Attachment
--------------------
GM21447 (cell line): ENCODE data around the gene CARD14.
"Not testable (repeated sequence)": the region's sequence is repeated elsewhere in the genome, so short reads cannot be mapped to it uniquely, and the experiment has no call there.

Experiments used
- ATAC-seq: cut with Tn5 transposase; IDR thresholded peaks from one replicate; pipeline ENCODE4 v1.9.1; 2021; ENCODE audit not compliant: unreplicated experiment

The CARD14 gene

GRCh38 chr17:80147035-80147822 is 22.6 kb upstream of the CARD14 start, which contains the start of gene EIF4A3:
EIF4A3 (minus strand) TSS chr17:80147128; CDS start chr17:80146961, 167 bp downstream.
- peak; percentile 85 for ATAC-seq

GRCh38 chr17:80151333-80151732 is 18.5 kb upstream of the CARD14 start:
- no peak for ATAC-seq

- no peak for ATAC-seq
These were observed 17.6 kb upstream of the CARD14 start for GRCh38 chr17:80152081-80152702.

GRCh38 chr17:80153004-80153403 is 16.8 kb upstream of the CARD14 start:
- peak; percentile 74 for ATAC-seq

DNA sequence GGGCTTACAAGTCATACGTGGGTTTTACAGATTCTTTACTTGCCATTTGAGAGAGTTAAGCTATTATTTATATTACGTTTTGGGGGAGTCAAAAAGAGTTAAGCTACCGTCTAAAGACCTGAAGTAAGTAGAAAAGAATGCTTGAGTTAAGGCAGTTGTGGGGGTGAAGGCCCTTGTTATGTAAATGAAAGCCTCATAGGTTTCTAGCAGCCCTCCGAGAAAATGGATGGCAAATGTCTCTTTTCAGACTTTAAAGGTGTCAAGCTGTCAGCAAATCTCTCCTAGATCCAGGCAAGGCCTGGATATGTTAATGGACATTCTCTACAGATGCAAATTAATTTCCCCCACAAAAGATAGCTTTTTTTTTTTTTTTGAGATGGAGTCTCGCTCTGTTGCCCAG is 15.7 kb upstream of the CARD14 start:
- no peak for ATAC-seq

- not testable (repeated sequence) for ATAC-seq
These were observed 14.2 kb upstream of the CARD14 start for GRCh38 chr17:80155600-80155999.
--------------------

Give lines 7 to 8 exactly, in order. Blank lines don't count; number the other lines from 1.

EIF4A3 (minus strand) TSS chr17:80147128; CDS start chr17:80146961, 167 bp downstream.
- peak; percentile 85 for ATAC-seq